In recent times, there has been a rising trend of activist shareholders demanding the company to adopt environmentally friendly policies. An interesting case is the efforts of activist shareholders in Exxon. Engine No. 1, an activist hedge fund, was able to install three of its nominees in twelve-member board of Exxon in elections held in May 2021. Although Engine No. 1 holds only 0.02% of Exxon’s shares, it received support from some large investment funds including BlackRock, Vanguard and State Street. The goal of these activist investors is to implement a strategic plan that will significantly increase investments in clean energy and reduce emissions.

Shareholder activism has a long history in the USA. However, this was the first case of shareholder activism on such a large scale for ESG related objectives. Around the same time, Chevron and ConocoPhillips also witnessed majority shareholders voting for emissions-cutting proposals. This may be the beginning of a new era in shareholder activism where shareholders force companies to take actions to protect environment. Such activism is not only socially responsible but may be profitable for shareholders because the investments in clean energy today may create shareholder value in the long run.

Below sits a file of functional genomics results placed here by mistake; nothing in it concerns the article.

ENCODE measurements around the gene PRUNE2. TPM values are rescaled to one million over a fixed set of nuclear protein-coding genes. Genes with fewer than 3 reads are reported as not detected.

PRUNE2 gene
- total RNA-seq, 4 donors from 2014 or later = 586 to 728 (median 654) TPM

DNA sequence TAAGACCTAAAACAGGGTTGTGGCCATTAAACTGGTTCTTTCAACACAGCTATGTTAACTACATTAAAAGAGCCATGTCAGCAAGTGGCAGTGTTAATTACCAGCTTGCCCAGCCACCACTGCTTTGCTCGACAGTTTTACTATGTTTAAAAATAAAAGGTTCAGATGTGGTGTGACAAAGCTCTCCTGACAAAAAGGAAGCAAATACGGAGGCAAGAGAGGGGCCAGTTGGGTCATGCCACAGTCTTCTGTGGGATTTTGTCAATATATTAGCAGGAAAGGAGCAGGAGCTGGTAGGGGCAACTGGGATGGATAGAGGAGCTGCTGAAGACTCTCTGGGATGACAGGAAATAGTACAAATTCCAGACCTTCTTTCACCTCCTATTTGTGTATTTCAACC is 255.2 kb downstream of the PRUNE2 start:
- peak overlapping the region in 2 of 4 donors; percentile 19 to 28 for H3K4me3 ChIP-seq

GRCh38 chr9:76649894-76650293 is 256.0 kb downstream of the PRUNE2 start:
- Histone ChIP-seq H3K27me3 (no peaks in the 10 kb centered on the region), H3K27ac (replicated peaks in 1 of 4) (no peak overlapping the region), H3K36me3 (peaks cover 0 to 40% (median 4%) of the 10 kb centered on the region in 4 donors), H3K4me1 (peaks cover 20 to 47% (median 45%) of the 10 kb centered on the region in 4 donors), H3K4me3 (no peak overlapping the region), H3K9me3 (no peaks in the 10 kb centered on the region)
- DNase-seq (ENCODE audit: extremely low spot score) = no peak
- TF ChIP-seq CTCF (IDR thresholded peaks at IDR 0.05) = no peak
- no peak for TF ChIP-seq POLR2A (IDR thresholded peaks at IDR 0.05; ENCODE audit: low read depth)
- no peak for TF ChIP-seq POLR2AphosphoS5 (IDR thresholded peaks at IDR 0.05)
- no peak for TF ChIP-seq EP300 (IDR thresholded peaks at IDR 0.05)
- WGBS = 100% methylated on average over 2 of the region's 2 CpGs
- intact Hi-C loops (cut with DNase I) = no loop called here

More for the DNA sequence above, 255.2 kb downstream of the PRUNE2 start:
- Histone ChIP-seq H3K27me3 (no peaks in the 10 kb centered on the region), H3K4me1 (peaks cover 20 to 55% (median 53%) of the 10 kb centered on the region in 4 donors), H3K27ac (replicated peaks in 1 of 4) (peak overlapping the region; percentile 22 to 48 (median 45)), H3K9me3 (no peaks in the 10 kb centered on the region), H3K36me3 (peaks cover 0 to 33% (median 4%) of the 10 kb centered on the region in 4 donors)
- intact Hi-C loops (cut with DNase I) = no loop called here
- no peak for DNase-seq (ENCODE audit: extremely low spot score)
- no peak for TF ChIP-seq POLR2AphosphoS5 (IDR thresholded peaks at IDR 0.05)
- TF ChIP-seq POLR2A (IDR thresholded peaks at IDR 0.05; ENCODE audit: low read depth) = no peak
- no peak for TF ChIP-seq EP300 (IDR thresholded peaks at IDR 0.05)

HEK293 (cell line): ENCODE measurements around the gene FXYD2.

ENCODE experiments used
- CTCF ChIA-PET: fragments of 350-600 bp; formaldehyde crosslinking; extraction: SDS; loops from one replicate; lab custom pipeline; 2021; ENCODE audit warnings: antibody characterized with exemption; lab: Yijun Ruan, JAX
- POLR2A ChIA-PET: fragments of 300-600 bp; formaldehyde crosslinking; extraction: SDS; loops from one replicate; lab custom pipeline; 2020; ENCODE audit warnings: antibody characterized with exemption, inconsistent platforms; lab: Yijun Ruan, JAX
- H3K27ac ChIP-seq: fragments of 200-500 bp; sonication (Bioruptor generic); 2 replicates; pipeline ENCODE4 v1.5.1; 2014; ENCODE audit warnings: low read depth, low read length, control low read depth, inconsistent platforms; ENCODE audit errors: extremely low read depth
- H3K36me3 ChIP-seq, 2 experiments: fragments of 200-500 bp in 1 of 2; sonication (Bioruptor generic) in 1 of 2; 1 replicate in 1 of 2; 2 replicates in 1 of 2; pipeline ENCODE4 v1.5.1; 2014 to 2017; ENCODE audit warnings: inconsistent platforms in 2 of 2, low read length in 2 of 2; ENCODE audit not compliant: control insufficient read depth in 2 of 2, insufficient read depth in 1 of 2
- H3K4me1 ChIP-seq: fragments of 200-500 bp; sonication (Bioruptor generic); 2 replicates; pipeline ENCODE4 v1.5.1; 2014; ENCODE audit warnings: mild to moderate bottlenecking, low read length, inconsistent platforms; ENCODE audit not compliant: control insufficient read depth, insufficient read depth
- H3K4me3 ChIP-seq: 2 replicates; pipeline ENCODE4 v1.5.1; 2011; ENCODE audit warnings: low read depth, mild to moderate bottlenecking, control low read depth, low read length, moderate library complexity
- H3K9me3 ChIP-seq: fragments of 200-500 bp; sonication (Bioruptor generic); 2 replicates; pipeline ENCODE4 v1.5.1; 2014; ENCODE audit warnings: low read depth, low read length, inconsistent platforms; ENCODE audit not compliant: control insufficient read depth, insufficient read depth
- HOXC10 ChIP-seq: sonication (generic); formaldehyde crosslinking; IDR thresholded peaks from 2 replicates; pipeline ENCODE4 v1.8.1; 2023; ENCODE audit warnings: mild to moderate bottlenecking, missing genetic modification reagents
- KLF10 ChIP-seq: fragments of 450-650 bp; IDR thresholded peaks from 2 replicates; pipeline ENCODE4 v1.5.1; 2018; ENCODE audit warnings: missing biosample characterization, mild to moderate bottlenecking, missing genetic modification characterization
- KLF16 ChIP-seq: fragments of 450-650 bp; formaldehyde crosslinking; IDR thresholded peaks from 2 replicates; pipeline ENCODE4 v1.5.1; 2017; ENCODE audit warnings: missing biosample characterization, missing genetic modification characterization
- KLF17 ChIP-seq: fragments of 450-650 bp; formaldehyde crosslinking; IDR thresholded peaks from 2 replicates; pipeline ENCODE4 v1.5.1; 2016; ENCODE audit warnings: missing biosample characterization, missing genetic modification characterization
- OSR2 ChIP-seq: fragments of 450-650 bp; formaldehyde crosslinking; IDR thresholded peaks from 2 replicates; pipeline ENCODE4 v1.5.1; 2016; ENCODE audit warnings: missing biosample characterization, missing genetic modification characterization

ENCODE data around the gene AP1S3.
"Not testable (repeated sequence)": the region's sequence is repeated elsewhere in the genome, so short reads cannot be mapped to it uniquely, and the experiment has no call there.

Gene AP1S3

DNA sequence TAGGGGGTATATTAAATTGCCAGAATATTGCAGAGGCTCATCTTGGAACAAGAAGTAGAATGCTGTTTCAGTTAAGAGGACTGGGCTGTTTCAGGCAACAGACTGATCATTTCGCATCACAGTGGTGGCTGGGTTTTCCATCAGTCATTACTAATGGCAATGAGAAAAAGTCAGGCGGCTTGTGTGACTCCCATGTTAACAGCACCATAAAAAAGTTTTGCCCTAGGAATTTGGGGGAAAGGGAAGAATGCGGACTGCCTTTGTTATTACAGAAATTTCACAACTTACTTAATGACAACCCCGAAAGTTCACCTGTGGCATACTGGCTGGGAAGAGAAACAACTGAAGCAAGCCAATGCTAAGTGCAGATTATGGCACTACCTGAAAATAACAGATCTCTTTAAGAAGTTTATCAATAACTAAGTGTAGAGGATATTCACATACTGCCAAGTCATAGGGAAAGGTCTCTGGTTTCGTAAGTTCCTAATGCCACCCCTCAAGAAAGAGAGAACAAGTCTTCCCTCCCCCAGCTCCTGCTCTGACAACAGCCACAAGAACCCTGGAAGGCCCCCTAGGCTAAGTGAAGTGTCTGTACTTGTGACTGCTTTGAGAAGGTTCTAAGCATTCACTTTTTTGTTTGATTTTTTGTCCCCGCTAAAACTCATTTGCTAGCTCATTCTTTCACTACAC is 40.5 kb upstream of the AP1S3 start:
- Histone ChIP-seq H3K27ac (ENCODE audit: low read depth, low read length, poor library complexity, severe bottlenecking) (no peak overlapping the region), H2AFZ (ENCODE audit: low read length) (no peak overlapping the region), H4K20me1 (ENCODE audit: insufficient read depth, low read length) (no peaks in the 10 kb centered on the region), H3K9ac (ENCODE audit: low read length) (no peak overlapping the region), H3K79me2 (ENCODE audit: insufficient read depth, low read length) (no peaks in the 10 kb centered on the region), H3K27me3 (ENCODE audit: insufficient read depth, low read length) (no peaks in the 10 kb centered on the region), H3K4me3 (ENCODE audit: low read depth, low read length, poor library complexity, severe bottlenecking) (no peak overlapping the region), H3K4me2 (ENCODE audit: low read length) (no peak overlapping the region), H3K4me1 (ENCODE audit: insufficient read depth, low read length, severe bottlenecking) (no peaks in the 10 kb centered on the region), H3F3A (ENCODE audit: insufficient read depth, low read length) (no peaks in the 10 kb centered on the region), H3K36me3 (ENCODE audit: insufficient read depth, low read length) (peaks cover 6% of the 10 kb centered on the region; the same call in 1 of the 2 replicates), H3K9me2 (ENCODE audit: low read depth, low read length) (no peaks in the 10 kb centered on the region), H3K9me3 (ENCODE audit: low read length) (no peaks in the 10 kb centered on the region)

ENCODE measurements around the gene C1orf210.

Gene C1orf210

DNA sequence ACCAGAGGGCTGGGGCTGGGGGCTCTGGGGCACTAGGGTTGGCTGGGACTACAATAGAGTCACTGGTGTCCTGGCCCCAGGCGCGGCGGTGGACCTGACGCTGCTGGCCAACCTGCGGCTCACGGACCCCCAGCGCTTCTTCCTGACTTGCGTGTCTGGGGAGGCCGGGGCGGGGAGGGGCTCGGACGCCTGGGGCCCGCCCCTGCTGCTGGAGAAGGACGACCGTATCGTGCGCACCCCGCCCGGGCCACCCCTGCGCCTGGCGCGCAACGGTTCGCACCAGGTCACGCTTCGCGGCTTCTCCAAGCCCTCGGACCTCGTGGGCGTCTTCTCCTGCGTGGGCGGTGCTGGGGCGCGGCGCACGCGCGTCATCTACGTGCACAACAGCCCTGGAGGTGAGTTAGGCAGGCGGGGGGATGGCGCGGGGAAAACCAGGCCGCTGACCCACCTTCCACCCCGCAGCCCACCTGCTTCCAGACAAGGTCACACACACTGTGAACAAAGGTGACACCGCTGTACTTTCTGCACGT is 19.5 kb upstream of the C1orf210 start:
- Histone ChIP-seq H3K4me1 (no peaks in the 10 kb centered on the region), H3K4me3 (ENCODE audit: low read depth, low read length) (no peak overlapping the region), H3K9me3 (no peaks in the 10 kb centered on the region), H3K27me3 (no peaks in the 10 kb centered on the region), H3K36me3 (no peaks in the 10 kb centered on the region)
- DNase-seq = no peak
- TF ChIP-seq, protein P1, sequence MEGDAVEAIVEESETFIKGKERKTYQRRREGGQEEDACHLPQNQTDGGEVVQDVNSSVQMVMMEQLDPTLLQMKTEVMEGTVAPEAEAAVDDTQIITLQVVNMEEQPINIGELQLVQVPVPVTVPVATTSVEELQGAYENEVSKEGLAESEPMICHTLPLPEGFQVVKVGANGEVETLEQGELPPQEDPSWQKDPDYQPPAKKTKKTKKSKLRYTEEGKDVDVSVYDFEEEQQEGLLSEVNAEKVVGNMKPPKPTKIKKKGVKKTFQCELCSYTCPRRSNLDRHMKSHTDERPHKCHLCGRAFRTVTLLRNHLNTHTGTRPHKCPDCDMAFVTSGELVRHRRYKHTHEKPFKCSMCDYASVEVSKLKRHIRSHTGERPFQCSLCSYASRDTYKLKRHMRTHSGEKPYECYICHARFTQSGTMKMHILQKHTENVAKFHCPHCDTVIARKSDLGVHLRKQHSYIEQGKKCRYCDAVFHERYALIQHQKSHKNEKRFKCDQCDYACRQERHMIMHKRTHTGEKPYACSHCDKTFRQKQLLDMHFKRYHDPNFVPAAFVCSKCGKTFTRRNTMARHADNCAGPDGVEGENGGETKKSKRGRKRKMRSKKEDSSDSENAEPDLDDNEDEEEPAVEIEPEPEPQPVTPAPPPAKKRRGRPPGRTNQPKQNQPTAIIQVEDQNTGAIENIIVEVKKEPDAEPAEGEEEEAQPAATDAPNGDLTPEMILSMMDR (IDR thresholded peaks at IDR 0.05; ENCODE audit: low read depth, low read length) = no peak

The Bombay Stock Exchange (BSE) is Asia’s oldest stock exchange. Yet, shareholder activism in India is still in its early stages and shareholder activism on environmental issues is almost non-existent. The activists in India have been mostly focused on the governance aspects of companies involving issues like executive pay, board independence, related party transactions, mergers and divestments. With the right regulations in place, and increased awareness among the shareholders, it is inevitable that shareholder activism will continue to grow in India. Regulators can play an active role in enabling shareholders to raise their voice. For example, facilitation of e-voting by shareholders in a simple and secure way is a step in the right direction by SEBI as it will lead to higher shareholder participation.